GARNET – gene set analysis with exploration of annotation relations
- Kyoohyoung Rho†1, 4,
- Bumjin Kim†2, 3,
- Youngjun Jang†1, 4,
- Sanghyun Lee3,
- Taejeong Bae1, 4,
- Jihae Seo2, 3,
- Chaehwa Seo2, 3,
- Jihyun Lee1, 4,
- Hyunjung Kang2, 3,
- Ungsik Yu5,
- Sunghoon Kim1, 4,
- Sanghyuk Lee2, 3 and
- Wan Kyu Kim2, 3Email author
© Rho1 et al; licensee BioMed Central Ltd. 2011
Published: 15 February 2011
Gene set analysis is a powerful method of deducing biological meaning for an a priori defined set of genes. Numerous tools have been developed to test statistical enrichment or depletion in specific pathways or gene ontology (GO) terms. Major difficulties towards biological interpretation are integrating diverse types of annotation categories and exploring the relationships between annotation terms of similar information.
GARNET (Gene Annotation Relationship NEtwork Tools) is an integrative platform for gene set analysis with many novel features. It includes tools for retrieval of genes from annotation database, statistical analysis & visualization of annotation relationships, and managing gene sets. In an effort to allow access to a full spectrum of amassed biological knowledge, we have integrated a variety of annotation data that include the GO, domain, disease, drug, chromosomal location, and custom-defined annotations. Diverse types of molecular networks (pathways, transcription and microRNA regulations, protein-protein interaction) are also included. The pair-wise relationship between annotation gene sets was calculated using kappa statistics. GARNET consists of three modules - gene set manager, gene set analysis and gene set retrieval, which are tightly integrated to provide virtually automatic analysis for gene sets. A dedicated viewer for annotation network has been developed to facilitate exploration of the related annotations.
GARNET (gene annotation relationship network tools) is an integrative platform for diverse types of gene set analysis, where complex relationships among gene annotations can be easily explored with an intuitive network visualization tool (http://garnet.isysbio.org/ or http://ercsb.ewha.ac.kr/garnet/).
Omics studies usually yield a number of gene lists e.g. differentially expressed genes (DEGs). Typically, a statistical test of enrichment or depletion is performed for an a priori defined set of genes (usually from clustering of microarray data) or gene annotations. This approach has been successfully applied for diverse subjects including gene ontology (GO), signalling and metabolic pathways, and identification of regulatory elements such as transcription factors and microRNAs. However, biological interpretation of gene lists is still a challenge for many biologists because there is no ‘golden standard method’ established yet. Numerous annotation DBs and tools have been developed for biological interpretation of experimental gene lists including but not limited to GSEA , DAVID , Gazer , FatiGO+ , g:Profiler , WebGestalt  Lists2Networks  and GOAL . A comprehensive list of 68 GSA web tools is recently reviewed by Huang et al as well as several important points to consider in using such tools. As Huang and colleagues suggests, each tool has its own strength and limitations in terms of statistical method, coverage of gene annotation types and user interface .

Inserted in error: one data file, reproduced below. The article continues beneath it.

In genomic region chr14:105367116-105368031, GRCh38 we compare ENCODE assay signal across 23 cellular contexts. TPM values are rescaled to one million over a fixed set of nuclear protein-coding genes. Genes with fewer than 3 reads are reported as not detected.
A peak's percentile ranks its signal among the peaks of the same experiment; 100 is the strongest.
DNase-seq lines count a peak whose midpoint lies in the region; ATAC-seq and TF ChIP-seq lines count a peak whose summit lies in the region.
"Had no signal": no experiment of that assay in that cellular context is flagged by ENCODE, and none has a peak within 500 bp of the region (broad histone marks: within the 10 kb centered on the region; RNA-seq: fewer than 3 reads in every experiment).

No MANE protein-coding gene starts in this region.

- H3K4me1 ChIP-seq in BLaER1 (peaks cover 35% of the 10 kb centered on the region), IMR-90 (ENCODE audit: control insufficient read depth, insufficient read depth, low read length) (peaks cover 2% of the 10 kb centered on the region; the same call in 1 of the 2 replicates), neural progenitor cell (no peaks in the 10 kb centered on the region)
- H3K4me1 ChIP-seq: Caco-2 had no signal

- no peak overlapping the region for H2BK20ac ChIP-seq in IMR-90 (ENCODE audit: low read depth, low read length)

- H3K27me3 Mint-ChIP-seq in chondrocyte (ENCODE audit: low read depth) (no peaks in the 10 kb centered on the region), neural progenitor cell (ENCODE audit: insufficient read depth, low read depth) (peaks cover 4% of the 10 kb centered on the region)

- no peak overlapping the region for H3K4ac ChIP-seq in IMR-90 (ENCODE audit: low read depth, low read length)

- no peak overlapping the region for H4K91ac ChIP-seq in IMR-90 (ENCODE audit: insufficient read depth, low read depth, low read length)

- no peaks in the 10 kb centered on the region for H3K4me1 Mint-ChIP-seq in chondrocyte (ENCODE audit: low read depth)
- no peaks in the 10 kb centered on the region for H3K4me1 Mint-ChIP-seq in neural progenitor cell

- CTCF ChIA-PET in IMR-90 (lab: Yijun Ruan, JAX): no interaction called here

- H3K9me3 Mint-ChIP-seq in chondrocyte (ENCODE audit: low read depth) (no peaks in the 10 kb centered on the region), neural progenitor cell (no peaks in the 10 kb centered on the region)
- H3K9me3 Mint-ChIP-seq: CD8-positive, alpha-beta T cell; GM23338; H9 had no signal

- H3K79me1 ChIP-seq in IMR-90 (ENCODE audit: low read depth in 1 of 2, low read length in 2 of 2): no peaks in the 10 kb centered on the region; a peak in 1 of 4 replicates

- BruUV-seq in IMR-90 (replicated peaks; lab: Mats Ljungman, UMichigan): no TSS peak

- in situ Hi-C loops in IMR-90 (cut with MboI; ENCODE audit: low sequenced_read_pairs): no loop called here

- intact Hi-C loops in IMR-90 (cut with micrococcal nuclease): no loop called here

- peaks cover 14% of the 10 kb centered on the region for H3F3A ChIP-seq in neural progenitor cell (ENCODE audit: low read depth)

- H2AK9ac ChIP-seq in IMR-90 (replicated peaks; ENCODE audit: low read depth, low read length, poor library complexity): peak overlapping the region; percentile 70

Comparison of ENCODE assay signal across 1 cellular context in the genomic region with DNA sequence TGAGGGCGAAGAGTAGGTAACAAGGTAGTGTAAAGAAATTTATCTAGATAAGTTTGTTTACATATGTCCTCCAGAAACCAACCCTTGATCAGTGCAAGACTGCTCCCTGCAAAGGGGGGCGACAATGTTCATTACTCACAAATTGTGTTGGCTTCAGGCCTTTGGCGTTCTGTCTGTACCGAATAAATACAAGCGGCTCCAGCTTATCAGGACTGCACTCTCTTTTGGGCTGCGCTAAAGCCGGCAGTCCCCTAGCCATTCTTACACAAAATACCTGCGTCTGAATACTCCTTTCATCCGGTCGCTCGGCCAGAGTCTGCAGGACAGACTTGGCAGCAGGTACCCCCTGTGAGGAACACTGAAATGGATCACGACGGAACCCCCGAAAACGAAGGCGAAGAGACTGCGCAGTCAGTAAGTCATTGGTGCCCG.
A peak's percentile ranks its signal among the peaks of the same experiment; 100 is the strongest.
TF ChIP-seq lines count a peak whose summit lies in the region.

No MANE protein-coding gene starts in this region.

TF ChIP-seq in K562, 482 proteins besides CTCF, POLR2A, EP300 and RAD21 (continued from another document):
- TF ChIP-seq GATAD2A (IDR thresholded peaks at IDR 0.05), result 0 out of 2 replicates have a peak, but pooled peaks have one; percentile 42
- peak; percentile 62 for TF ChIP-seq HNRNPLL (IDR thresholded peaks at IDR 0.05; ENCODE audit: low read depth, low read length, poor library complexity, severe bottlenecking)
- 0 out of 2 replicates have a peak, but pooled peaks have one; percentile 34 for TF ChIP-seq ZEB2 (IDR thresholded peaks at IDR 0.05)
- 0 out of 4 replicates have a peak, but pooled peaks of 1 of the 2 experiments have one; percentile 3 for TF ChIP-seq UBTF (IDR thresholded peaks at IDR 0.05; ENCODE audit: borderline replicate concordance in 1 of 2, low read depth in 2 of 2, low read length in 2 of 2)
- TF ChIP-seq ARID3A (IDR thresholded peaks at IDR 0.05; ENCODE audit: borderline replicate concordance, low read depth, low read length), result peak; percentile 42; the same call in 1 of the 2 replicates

One important issue in the field is the growing complexity of annotation data themselves. The benefit of gene set analysis (GSA) mainly comes from the power to summarize hundreds or even thousands of genes into a smaller number of enriched biological themes e.g. GO term or pathways, allowing simplified interpretation of high-throughput experiments. However, the analytic complexity of GSA is getting beyond its benefits because of the rapid increase of gene annotations e.g. a few dozens of genes can be enriched in a hundred or more annotation terms. The number of GO terms is already more than the number of genes in a human genome and the situation is getting similar with other types of annotation like pathways, the regulatory targets of TFs and miRNA, disease-associated genes and chromosomal locations even without considering their combinations . Increasingly, omics data continue to be sources of new annotations e.g. cancer signature genes from microarray  and disease-associated genes from GWAS studies . Major difficulties towards meaningful biological interpretation are integrating diverse types of annotations and at the same time, handling the complexities for efficient exploration of annotation relationships.